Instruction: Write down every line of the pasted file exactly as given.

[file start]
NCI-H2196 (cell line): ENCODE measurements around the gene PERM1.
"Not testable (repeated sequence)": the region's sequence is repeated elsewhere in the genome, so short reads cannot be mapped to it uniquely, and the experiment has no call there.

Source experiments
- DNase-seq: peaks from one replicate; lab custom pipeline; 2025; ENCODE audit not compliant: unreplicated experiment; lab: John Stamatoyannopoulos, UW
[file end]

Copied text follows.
NCI-H2196 (cell line): ENCODE measurements around the gene PERM1.
"Not testable (repeated sequence)": the region's sequence is repeated elsewhere in the genome, so short reads cannot be mapped to it uniquely, and the experiment has no call there.

Source experiments
- DNase-seq: peaks from one replicate; lab custom pipeline; 2025; ENCODE audit not compliant: unreplicated experiment; lab: John Stamatoyannopoulos, UW